Investing as you approach retirement


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Investment is a key part of building up your pension savings, but it’s just as important when you’re starting to think about taking your money.

Five elements of investing

Investing is a key part of building up your pension savings, especially as you approach your retirement age. It’s important as you approach your retirement and, depending on which option you choose for taking your money, may be important in retirement too.

If you are a Scottish Widows Platform client and want to read more about investment risk, please click here. If you are a Lloyds Bank, Halifax or Bank of Scotland Ready-Made Pension customer please visit the dedicated Ready-Made Pension page. This is where you'll find further information on how we invest your pension for you.

Here are five key elements to consider as you plan:

  1. Managing

    There’s always risk associated with investing, so as you get closer to taking your pension savings, keeping a regular eye on your investments is key. That way, you can make changes when you need to.

  2. Balancing

    Investing is all about trying to make the most of your savings and balancing the risk of investments going down with the potential reward of your investments doing well.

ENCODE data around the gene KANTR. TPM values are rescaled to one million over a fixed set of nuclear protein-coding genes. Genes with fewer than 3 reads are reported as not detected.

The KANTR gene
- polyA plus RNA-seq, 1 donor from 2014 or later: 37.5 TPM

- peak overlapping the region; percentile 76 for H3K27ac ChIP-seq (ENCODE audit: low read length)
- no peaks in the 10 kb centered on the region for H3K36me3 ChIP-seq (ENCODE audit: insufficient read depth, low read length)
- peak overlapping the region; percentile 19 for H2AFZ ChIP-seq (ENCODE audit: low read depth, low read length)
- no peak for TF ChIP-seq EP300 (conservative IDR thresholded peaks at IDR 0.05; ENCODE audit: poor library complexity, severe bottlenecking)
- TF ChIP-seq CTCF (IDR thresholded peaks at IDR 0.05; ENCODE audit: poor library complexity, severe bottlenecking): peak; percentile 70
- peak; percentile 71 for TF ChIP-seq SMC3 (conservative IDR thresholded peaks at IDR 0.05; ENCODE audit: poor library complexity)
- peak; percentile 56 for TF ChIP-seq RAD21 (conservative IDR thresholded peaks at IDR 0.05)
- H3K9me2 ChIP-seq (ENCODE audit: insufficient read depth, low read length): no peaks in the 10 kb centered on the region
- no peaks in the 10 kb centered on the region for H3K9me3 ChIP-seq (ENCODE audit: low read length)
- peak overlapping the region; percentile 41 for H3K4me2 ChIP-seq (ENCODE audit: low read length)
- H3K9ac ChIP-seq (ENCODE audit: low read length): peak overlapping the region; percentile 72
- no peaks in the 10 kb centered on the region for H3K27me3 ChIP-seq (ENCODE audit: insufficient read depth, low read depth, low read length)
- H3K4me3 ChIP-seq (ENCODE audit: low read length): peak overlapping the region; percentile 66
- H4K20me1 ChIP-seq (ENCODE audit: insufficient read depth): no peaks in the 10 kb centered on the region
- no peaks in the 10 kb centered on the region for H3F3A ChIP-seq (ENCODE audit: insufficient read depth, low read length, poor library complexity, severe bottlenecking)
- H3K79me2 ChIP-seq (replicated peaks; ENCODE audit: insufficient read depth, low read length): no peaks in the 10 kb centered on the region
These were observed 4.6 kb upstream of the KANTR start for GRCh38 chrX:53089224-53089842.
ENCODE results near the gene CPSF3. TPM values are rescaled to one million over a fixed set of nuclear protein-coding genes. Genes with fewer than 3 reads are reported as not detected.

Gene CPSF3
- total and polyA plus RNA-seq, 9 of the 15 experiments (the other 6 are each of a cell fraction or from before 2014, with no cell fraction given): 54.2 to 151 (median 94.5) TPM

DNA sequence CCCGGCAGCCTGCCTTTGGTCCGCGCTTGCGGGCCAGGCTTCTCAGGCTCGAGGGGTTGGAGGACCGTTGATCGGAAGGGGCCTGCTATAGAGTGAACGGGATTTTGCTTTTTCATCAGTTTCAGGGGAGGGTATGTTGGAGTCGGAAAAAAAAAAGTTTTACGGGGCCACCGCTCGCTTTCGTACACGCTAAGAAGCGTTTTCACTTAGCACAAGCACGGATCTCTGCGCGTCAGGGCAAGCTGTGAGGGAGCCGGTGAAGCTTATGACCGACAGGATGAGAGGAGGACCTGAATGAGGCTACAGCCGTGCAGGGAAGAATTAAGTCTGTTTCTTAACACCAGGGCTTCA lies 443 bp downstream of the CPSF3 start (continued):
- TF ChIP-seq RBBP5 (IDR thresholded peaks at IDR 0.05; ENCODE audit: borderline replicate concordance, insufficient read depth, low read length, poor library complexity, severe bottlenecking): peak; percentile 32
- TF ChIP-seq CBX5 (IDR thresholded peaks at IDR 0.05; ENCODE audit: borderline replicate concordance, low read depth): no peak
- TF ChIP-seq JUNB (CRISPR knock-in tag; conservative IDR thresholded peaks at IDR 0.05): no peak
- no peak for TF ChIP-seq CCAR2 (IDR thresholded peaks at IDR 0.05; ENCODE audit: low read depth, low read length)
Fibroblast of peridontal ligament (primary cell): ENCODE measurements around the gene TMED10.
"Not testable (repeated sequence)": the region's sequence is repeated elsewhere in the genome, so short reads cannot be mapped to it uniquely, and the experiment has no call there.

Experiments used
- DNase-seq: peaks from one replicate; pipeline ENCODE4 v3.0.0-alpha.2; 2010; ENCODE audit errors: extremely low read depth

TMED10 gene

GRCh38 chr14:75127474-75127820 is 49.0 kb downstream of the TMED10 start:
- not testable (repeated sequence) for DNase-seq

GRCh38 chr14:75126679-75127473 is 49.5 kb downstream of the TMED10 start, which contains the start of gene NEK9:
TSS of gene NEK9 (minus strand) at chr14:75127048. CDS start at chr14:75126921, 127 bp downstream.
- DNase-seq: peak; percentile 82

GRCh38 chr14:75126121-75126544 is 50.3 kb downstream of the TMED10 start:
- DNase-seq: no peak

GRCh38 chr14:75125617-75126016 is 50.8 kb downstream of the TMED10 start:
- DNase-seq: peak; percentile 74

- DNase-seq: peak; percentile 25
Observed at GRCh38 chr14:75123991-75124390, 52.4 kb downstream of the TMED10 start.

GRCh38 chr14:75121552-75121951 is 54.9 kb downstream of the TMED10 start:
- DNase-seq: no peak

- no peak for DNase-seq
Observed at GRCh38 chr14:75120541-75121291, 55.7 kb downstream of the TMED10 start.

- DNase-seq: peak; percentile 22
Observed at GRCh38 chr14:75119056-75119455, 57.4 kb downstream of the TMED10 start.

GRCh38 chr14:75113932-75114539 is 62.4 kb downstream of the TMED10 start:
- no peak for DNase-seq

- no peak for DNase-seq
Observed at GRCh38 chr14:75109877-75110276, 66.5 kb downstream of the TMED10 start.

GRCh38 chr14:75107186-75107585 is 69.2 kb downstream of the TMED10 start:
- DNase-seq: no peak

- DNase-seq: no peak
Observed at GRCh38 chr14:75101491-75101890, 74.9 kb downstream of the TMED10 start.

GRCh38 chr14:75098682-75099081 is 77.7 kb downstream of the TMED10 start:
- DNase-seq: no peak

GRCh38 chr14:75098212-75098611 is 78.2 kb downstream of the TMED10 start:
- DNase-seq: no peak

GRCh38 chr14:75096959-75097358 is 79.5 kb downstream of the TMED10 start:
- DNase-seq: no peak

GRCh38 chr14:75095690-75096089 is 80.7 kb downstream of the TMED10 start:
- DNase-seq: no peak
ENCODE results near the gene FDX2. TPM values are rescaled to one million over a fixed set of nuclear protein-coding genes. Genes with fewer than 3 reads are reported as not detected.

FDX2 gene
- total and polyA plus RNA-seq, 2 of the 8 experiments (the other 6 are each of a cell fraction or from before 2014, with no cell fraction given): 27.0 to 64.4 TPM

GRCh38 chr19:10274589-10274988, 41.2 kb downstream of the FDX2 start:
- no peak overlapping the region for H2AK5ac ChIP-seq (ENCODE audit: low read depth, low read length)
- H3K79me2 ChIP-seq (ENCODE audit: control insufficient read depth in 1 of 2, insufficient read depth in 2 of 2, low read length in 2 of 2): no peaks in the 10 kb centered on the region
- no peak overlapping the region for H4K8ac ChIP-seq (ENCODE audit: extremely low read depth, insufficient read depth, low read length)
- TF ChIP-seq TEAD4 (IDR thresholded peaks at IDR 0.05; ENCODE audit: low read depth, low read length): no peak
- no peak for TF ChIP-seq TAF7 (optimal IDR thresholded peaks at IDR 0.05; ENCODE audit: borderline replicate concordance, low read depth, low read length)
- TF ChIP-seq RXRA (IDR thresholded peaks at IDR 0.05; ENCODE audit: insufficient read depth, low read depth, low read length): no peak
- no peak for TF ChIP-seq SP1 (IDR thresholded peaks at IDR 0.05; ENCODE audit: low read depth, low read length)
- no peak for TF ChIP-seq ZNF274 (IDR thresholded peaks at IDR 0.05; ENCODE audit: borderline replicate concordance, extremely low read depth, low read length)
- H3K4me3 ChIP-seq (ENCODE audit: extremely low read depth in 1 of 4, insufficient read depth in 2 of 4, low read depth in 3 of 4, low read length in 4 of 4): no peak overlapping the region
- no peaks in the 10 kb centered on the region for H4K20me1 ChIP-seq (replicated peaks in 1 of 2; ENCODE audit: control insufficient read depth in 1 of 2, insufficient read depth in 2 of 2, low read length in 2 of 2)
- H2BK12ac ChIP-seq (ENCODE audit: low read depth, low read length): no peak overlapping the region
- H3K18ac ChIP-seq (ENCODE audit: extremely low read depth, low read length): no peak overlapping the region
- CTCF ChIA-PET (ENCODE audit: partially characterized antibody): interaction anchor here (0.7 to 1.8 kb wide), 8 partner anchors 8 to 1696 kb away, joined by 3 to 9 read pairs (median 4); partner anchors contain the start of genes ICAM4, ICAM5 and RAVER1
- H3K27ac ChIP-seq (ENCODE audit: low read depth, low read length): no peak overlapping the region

3. Adapting

    In some ways, as you approach retirement, the stakes are higher. So, taking some time to revisit your attitude towards risk and potential rewards can help you adapt your investment strategy and make good decisions for the future.

  4. Understanding

    If you’re not sure where to start with investment, the MoneyHelper has some helpful tips and tools to help you here.

  5. Knowing your limits

    There’s no right or wrong approach to investment risk – it’s all about personal choice, how much you have saved and the outcome you want at retirement.

    Generally, if there’s a market downturn, it takes 2 – 3 years to recover, on average. So the closer you are to taking your pension savings, the less time your investments will have to recover from any market dips. Gradually “de-risking” (moving your money to investment funds that are less volatile) as you approach your retirement date can help manage that.